Forget Brexit or a looming trans-Atlantic trade war. The diplomatic spat last week among Italy, Malta and France over who should take responsibility for some 630 people rescued at sea shows that the biggest challenge Europe faces today is migration. It’s not about the hundreds of thousands of people who arrived across the Mediterranean in recent years – many in perilous sea crossings like those aboard the rescue ship Aquarius recently – seeking better or safer lives. Turkey has welcomed more. Tiny Lebanon and struggling Jordan handle almost 2 million refugees between them.
The crisis threatening the very existence of the European Union is the enemy within: the inability of the 28 states that make up the world’s biggest trading bloc to manage those migrant arrivals collectively.
Asylum reform is stranded on the rocks of national interests. The questions of who should take responsibility for those arriving – and whether there should be a quota system for European countries to share refugees – are fiercely disputed.
Long-suffering EU nations like Italy and Greece, where most sea migrants enter, feel abandoned by other EU nations.
In response, some European countries have deployed troops, erected border fences or temporarily reintroduced ID checks, undermining Europe’s wide-ranging passport-free travel area. Others have welcomed the migrants in.
Those acting alone have mostly angered their neighbors by passing the problem on.
Mutual trust between nations in the bloc has evaporated and anti-migrant parties have exploited the chaos, winning votes as they foment fear of foreigners.
“As long as we keep refusing the idea that we have a collective problem that can only be tackled with collective solutions – as long as we don’t see that – we will not find a solution,” European Commission Vice President Frans Timmermans warned. “We will fail collectively.”
EU nations are now flirting with that collective failure, struggling to reform the bloc’s asylum rules known as the Dublin Regulation – a pillar of Europe’s passport-free travel area. Failure to fix Dublin could sound the death knell for check-free travel and easy cross-border business across Europe – the two crowning achievements of the bloc.
For two years, EU governments have battled without success to fix Dublin’s biggest contradiction: that migrants must seek protection in the first European country they arrive in. With most migrants entering the Europe via Turkey or Libya, that chiefly means Mediterranean countries like Greece and Italy.
That rule was part of last week’s dispute over the Aquarius, a rescue ship carrying some 630 people including pregnant women and children who were saved off the Libyan coast. Italy, which controls Mediterranean rescue operations, blocked the ship from landing, claiming that the small EU island of Malta was closer and should take responsibility.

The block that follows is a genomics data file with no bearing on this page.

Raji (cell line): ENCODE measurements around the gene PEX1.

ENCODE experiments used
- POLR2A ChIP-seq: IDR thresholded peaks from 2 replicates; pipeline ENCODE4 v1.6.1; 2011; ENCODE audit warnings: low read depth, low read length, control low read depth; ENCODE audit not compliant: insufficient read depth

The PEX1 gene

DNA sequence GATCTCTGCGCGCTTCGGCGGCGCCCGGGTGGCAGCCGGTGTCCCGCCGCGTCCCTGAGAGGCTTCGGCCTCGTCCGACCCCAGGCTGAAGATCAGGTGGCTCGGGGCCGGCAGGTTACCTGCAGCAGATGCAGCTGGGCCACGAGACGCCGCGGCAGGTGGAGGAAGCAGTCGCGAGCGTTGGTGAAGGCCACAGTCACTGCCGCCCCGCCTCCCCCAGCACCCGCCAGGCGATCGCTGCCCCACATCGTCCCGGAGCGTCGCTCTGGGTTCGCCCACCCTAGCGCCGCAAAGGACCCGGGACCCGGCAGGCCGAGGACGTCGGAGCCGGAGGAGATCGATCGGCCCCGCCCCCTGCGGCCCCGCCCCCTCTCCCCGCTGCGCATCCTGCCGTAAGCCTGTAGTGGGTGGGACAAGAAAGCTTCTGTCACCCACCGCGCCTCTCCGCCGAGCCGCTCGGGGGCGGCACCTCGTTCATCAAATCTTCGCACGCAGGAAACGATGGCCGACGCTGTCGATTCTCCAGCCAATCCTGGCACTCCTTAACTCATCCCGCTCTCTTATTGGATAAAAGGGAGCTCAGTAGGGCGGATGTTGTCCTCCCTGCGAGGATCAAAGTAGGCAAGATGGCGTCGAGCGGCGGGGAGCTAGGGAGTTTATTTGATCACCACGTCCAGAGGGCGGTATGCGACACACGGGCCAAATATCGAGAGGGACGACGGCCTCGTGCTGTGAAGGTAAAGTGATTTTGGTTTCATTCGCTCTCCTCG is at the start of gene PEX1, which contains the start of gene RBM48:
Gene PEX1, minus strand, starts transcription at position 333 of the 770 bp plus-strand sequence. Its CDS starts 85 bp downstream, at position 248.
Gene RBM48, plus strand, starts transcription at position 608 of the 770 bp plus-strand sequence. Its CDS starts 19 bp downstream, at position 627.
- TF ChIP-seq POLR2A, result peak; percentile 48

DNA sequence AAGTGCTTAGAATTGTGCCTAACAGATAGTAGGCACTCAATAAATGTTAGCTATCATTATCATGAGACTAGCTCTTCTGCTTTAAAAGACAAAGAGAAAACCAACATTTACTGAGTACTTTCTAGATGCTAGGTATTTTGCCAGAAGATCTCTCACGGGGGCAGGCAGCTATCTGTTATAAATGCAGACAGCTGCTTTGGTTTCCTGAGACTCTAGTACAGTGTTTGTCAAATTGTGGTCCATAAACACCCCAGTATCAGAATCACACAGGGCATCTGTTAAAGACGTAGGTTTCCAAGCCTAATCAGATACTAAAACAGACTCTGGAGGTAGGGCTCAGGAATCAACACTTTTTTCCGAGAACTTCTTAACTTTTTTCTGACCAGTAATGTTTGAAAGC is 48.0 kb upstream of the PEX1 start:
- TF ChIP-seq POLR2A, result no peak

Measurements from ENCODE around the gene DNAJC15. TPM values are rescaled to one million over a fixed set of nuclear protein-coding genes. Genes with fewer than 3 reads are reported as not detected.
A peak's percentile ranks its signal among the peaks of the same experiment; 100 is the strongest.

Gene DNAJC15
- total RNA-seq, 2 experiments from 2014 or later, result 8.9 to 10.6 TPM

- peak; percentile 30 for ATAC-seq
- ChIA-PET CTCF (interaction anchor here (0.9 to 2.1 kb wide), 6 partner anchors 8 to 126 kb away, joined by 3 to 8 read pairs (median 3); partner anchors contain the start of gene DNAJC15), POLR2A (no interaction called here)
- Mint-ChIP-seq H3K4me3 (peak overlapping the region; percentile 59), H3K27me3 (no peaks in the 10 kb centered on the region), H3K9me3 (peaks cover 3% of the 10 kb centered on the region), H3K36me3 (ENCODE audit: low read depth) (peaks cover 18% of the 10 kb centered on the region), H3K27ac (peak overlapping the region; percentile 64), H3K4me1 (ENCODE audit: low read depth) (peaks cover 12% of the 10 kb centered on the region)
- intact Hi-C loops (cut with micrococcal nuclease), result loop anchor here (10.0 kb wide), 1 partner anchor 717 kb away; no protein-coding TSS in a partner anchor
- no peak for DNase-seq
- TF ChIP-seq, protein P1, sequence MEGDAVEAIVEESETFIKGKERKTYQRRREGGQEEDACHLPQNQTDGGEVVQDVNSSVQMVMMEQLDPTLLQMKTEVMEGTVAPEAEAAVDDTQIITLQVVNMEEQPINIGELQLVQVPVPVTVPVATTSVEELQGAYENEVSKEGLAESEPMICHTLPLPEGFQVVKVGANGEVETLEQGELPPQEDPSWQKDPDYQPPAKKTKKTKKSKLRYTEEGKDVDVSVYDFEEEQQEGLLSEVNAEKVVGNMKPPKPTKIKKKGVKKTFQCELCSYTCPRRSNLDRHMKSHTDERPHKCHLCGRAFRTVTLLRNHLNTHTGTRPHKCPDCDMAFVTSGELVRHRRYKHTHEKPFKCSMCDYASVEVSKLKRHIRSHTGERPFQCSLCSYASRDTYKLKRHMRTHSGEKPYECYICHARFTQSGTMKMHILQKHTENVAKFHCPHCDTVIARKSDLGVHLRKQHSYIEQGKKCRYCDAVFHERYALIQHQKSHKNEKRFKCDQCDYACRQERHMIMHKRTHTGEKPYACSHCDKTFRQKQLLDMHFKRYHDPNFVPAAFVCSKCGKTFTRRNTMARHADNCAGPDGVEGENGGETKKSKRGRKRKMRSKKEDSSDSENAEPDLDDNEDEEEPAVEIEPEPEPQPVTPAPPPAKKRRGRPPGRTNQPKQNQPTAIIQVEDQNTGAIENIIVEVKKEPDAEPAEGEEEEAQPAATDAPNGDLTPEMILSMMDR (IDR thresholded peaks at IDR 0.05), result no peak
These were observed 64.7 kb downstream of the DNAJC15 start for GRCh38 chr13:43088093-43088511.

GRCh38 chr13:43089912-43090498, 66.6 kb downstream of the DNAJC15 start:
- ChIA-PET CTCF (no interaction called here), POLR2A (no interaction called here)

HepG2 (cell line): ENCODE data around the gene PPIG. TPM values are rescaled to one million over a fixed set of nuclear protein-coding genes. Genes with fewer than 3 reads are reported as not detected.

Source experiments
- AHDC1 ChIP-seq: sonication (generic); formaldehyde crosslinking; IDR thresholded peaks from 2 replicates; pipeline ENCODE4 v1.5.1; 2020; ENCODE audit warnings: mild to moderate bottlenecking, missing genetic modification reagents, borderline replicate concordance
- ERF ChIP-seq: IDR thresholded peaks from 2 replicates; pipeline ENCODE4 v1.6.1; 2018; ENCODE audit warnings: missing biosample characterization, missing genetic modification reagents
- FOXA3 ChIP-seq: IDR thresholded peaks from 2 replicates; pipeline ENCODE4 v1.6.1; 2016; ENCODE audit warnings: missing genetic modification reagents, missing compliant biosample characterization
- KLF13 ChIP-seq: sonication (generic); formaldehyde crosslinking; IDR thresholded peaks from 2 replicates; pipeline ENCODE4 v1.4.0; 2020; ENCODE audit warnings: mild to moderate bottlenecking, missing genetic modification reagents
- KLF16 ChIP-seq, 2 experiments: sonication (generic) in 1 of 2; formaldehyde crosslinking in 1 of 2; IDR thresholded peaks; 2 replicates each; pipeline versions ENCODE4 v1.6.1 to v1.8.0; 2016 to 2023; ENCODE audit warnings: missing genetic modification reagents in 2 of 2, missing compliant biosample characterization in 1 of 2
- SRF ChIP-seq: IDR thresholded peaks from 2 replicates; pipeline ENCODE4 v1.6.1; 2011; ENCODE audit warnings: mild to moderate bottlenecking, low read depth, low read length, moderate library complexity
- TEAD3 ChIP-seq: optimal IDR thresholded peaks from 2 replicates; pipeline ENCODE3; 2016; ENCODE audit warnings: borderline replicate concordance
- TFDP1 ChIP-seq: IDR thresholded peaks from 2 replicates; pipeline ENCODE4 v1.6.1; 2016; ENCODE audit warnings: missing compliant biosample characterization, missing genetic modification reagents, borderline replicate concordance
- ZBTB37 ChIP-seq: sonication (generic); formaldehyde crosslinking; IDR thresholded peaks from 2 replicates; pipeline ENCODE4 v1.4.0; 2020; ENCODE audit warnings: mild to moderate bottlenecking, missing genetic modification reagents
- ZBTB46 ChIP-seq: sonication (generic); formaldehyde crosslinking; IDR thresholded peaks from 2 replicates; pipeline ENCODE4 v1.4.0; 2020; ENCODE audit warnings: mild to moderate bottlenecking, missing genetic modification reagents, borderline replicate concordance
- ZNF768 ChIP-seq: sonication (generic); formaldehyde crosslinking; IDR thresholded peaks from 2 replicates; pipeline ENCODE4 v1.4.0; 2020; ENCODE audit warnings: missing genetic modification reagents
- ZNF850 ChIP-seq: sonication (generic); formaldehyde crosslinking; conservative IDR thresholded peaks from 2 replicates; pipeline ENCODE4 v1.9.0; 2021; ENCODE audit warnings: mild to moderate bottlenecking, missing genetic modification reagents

French President Emmanuel Macron waded in, accusing Italy of cynical, irresponsible behavior. The new populist government in Rome found this hard to swallow, given that French border police have been routinely blocking thousands of migrants who try to leave Italy, upholding the EU’s flawed asylum rules.
Spain’s new center-left government came to the rescue, offering the boat safe harbor in Valencia, which it reached Sunday. Spain also rescued 933 other migrants from 68 different smuggling boats Friday and Saturday, and recovered four bodies.
“This is not something that Malta, Italy, Greece or Spain should be left alone to deal with. Countries not in the Mediterranean cannot try to use geography to exonerate themselves from responsibility,” Roberta Metsola, a leading EU lawmaker on migration, told the Associated Press.
So sensitive is the topic that the EU’s Bulgarian presidency has spent months supervising closed-door lower-level talks to find a compromise – but the problem is eminently political, not technical.
Hungary and Poland have refused to take in refugees, and other nations barely contributed in the EU’s earlier failed attempt to share the refugee burden.
The problem has put strong domestic political pressure on German Chancellor Angela Merkel – who in 2015 refused to close Germany’s door to migrants, many fleeing conflict in Syria and Iraq.
Interior Minister Horst Seehofer now wants to turn away refugees registered elsewhere.
Austria and Denmark, meanwhile, are championing the idea of setting up migrant camps outside western Europe, in the neighboring Balkans. Elizabeth Collett, the director of Migration Policy Institute Europe, says such plans are a sign of desperate times.
“These ideas … look good on paper, but it has been hard to identify a non-EU country willing to be a ‘vassal state’ in this way, or design a system that would actually function,” she said. “What has changed now is the amount of political desperation involved in pursuing these ideas. Countries are willing to put more on the table – that is, pay third countries more – and are less concerned about how well they function.”
EU leaders had ordered a solution to be found by this month. With none in sight, Merkel and her colleagues are forced to grasp the migration nettle again at their June 28-29 summit.
A new populist government from Italy in their midst – one whose interior minister has vowed to deport tens of thousands of migrants as soon as he can – will make any compromise on migration even more difficult.
“Europe can be the example to everyone on this issue but we have to see real political will to move away from fiery rhetoric to taking tough decisions,” Metsola said.
“The ball is in the [leaders’] court now. The world is watching.”